Misery deepens in devastated Haiti
JEREMIE, Haiti — People across southwest Haiti were digging through the wreckage of their homes Friday, salvaging what they could of their meager possessions after Hurricane Matthew killed hundreds of people in the impoverished country.
The hurricane killed at least 300 people in Haiti, according to the national government, but that figure is sure to rise as aid teams reach areas cut off by washed-out bridges or fallen trees. A Reuters tally from local and national officials put the death count at more than 800.
The town of Chantal and its surroundings were among the worst hit, with 106 confirmed dead.
Residents said people died after being struck by falling trees or collapsing roofs. Others disappeared in the floodwaters.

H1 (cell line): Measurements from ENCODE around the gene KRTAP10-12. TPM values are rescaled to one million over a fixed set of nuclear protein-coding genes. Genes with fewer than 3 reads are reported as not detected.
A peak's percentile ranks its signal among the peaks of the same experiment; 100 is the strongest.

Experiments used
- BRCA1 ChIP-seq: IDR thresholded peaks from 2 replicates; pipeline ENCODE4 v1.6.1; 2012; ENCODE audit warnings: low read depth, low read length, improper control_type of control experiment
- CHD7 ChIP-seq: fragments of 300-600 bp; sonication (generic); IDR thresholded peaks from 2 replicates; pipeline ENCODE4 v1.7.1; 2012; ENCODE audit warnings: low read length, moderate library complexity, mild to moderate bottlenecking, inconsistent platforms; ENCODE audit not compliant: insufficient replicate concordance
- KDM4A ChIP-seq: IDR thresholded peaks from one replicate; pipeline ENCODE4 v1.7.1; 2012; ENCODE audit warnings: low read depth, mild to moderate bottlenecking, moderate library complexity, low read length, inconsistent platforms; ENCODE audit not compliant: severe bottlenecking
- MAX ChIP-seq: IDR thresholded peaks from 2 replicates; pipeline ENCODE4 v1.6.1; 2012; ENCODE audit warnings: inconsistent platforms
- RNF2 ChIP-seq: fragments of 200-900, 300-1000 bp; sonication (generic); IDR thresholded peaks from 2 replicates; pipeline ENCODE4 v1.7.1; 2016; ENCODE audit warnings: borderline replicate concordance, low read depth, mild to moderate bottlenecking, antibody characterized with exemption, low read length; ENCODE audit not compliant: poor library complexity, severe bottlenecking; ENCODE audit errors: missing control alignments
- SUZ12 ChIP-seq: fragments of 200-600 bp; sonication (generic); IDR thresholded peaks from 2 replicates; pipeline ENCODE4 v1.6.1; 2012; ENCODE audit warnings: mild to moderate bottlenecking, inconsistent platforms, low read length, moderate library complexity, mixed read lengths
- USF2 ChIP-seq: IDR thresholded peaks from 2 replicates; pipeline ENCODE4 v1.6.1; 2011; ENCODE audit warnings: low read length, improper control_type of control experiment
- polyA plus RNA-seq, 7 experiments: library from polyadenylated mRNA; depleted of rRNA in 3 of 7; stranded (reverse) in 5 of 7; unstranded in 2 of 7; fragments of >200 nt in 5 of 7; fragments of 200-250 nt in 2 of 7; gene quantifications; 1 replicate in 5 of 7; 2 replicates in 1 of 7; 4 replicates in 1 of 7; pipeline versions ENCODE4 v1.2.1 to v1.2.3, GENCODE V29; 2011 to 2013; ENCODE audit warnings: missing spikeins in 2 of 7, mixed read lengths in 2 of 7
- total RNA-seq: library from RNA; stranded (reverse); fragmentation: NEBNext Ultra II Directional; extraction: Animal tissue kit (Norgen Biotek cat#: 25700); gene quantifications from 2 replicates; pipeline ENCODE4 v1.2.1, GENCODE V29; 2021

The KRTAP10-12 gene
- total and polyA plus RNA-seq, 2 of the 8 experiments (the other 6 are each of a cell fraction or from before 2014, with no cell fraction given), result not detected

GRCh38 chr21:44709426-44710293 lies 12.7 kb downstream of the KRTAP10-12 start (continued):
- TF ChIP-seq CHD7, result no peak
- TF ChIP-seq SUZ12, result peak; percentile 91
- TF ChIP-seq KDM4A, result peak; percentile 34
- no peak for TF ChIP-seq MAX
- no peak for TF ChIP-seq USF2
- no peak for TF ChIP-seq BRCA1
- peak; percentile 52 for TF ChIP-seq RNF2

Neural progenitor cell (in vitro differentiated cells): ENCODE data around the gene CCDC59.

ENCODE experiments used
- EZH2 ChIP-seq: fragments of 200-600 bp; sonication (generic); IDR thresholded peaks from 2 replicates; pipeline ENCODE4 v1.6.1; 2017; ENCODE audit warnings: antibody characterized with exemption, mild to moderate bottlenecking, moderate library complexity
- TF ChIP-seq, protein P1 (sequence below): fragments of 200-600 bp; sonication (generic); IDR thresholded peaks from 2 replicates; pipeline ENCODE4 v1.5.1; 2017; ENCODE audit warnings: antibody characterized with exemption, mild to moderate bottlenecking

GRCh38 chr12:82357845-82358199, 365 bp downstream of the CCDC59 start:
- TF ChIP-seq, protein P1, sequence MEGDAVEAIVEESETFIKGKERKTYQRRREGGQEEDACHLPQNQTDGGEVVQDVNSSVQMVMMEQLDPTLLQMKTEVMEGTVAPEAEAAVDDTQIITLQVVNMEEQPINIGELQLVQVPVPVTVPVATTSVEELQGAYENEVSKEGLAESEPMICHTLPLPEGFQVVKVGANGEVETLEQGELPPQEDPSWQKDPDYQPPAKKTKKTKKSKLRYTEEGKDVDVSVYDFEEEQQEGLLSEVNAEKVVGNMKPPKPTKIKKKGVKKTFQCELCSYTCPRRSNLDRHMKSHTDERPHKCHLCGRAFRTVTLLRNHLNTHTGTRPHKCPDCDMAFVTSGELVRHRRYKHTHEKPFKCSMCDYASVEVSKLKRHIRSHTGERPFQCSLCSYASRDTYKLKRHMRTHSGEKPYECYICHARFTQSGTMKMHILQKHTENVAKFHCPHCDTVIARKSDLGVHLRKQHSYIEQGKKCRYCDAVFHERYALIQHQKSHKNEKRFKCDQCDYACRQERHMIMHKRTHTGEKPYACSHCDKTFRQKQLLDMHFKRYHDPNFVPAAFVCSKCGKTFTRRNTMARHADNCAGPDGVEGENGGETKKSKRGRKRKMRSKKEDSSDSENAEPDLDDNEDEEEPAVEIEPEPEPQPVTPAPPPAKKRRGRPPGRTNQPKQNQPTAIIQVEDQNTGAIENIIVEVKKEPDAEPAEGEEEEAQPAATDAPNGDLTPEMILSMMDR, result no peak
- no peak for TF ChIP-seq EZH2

“This is killing us,” said Hermosante Fedna, 85, whose husband died. “There is nothing left to live on. Our trees and our crops are gone.”
The storm left signs of devastation all around the southwestern peninsula.
Outside the coastal town of Jeremie, home after home was in ruins.
Drew Garrison, a Haitibased missionary who flew in Friday, said several fishing villages were submerged and he could see bodies floating in the water.
“Anything that wasn’t concrete was flattened,” said Garrison, whose or- ganization, Mission of Hope Haiti, based in Austin, Texas, was bringing in emergency supplies Saturday. “There were several little fishing villages that just looked desolate, no life.”
Haiti’s government has estimated that at least 350,000 people need some kind of assistance in what is likely to be the country’s worst humanitarian crisis since the devastating earthquake of January 2010.
Haitians salvage what they can in Jeremie, a town on the western tip of the country. Hundreds died in the hurricane.